To use the same signal lines for transmitting acoustic energy from the transducer 16, differential transmit waveforms are used. In one embodiment, the transmit beamformer 12 includes transformers for inverting the transmit waveform. The inverted waveform is provided to one sub-element 94 and the non-inverted waveform is provided to the other sub-element 96. In alternative embodiments, separate transmit signal lines and bias voltage sources are provided and switchably connect with the sub-elements 94, 96 with a same polarity. The bias voltage for transmit events also switchably connects to the transmit signal lines. Separate transmit and receive lines require more space on the transducer 16 and any cable connecting the transducer 16 to the transmit beamformer 12.
Where the transmit beamformer 12 outputs uni-polar waveforms, then one of the sub-elements 96 is grounded. The non-grounded sub-element 94 transmits the acoustic energy.
Yet another additional or alternative control of the bias voltage measures and accounts for external force applied to the transducer 16. For example, the embodiments described in U.S. Pat. No. 6,461,299 (U.S. application Ser. No. 09/469,994), filed Dec. 22, 1999, the disclosure of which is incorporated herein by reference, are included with any of the bias control embodiments discussed herein. The capacitance of the elements 68 is a function of pressure applied to the membranes of the elements 68. The capacitance is measured, and the bias voltage altered to account for increased or decreased pressure and avoid non-linear operation of the elements 68. Other aspects of U.S. Pat. No. 6,461,299 (U.S. application Ser. No. 09/469,994) can also be used, such as distorting the transmit waveform to account for non-linear operation of the transducer 16 and non-linear propagation.
One or more of the methods discussed above may be used with various other transmission schemes, including multiple pulse cancellation techniques. Multiple pulse cancellation techniques are discussed in U.S. Pat. No. 5,902,243 for an Ultrasonic Imaging Method With Multiple Pulse Cancellation, the disclosure of which is incorporated herein by reference. Examples of multiple pulse cancellation techniques are also disclosed in Hwang U.S. Pat. No. 5,706,819, Chapman U.S. Pat. No. 5,632,277 and by P. Jiang “A New Tissue Harmonic Imaging Scheme With Better Fundamental Frequency Cancellation And Higher SNR”, 1998 Proc. IEEE Ultrasonics Symposium, pp 1589-1594.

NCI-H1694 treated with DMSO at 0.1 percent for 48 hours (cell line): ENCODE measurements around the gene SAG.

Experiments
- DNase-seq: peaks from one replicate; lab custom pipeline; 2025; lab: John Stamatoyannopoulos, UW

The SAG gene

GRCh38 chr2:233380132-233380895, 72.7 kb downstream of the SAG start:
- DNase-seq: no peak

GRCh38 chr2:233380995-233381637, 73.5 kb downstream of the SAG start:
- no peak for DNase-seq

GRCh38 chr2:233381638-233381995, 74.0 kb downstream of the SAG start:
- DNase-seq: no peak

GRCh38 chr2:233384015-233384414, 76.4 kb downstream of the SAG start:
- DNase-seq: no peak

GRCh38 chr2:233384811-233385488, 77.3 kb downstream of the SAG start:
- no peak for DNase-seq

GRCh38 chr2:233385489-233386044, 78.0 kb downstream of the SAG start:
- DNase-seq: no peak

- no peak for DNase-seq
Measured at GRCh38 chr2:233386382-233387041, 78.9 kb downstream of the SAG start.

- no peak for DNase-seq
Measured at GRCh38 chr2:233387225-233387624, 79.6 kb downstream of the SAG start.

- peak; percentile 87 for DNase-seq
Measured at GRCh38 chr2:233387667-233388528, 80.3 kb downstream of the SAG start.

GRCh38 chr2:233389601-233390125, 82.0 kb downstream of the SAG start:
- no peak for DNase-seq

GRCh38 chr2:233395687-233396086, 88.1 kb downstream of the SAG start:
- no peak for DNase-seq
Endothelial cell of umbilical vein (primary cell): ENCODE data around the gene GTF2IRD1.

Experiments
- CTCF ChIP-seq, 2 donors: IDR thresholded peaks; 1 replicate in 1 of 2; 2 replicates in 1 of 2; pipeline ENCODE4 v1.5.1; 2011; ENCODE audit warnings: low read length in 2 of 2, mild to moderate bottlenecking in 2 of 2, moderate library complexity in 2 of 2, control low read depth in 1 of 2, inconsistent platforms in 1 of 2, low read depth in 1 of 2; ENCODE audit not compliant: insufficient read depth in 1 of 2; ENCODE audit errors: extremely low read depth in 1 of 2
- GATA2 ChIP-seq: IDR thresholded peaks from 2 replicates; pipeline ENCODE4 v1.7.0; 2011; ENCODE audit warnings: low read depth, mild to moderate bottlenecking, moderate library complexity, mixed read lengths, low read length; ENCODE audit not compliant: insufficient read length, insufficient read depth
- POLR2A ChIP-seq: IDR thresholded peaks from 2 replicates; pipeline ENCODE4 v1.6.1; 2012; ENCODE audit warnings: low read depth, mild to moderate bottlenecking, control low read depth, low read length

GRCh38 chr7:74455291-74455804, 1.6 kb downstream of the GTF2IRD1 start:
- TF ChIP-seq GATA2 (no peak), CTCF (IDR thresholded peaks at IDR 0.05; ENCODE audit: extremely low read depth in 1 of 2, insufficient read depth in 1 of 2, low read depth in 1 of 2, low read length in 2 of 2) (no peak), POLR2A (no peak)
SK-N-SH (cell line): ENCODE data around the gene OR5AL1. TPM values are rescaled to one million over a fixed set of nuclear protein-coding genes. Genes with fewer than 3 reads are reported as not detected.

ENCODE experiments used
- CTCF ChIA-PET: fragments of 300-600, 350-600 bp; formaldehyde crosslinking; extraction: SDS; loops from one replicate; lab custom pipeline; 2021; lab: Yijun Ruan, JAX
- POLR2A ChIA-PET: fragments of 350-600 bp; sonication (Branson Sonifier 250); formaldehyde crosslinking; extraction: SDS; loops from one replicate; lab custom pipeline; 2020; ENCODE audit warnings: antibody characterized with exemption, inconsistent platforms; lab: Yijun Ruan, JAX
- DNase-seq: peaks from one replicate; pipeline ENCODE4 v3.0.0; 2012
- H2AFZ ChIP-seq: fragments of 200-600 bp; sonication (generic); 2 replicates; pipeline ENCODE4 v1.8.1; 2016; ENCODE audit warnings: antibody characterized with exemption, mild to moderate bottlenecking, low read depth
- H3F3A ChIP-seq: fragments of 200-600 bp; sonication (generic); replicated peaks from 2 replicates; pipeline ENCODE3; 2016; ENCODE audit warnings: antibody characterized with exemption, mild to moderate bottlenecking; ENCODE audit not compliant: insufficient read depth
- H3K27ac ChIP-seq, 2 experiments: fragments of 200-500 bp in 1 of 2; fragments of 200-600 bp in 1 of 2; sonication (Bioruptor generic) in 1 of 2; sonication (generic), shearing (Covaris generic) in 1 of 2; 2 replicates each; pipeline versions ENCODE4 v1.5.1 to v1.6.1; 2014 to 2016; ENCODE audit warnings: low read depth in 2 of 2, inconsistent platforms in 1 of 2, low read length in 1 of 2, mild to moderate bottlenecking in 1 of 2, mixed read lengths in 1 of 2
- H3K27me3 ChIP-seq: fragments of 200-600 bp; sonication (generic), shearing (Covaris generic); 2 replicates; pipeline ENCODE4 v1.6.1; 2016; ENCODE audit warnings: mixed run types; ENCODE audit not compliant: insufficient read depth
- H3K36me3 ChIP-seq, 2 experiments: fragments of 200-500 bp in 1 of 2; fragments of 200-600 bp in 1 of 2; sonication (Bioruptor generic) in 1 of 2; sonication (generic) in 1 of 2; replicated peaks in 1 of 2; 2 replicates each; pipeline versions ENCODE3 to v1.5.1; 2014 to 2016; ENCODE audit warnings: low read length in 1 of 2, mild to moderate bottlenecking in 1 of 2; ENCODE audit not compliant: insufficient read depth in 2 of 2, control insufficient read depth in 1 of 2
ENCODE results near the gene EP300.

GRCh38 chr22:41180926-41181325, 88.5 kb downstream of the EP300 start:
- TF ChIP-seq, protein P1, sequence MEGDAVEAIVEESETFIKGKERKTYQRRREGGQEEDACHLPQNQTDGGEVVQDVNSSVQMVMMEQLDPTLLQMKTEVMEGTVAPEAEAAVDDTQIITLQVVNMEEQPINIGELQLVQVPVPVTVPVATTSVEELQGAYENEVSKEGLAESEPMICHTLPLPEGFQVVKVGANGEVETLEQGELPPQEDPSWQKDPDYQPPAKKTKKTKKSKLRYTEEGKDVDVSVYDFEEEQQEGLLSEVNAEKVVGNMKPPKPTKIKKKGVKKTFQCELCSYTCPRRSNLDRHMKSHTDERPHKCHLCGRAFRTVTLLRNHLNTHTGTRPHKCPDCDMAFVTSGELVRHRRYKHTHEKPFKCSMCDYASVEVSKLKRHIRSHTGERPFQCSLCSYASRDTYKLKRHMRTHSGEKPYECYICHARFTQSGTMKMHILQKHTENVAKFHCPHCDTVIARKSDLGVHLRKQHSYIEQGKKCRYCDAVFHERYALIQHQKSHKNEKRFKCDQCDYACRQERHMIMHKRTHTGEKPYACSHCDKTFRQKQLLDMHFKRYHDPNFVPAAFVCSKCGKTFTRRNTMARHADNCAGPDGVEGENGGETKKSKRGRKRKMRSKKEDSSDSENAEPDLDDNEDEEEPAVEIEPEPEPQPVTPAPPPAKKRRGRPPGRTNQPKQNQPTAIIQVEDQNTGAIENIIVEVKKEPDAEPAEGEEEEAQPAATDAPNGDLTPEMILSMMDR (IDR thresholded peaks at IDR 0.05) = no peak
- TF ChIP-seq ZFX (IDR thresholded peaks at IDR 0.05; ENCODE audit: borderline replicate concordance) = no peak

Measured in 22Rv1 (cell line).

While the invention has been described above by reference to various embodiments, it will be understood that many changes and modifications can be made without departing from the scope of the invention. For example, any combination of one or more of the bias voltage controls or variations discussed above may be used. As another example, various bias controls for transmit events, such as changing the bias voltage for transmit events, are implemented by incorporation into the transmit waveform. The bias voltage provided by the bias voltage source may be kept constant and the transmit waveform incorporates a DC off-set voltage to alter the bias voltage at the transducer element.
It is therefore intended that the foregoing detailed description be understood as an illustration of the presently preferred embodiments of the invention, and not as a definition of the invention. It is only the following claims, including all equivalents, that are intended to define the scope of this invention.
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|U.S. Classification||367/138, 600/437|
|Cooperative Classification||B06B2201/51, B06B1/0215, B06B2201/76, B06B1/0292, G01S15/8915, G01S15/895, G01S7/52038, H04R2201/021, G01S7/52039, H04R23/00, G01S7/52033|
|European Classification||G01S15/89D1C, G01S7/52S2F1, H04R23/00|
|Sep 7, 2001||AS||Assignment|
Owner name: SIEMENS MEDICAL SYSTEMS, INC., NEW JERSEY
Free format text: ASSIGNMENT OF ASSIGNORS INTEREST;ASSIGNORS:BARNES, STEPHEN R.;PHELPS, ROBERT N.;BOLORFOROSH, MIRSAID SEYED;REEL/FRAME:012156/0181;SIGNING DATES FROM 20010828 TO 20010904
|Aug 19, 2004||AS||Assignment|
Owner name: SIEMENS MEDICAL SOLUTIONS USA, INC., PENNSYLVANIA
Free format text: CHANGE OF NAME;ASSIGNOR:SIEMENS MEDICAL SYSTEMS, INC.;REEL/FRAME:015690/0904
Effective date: 20010830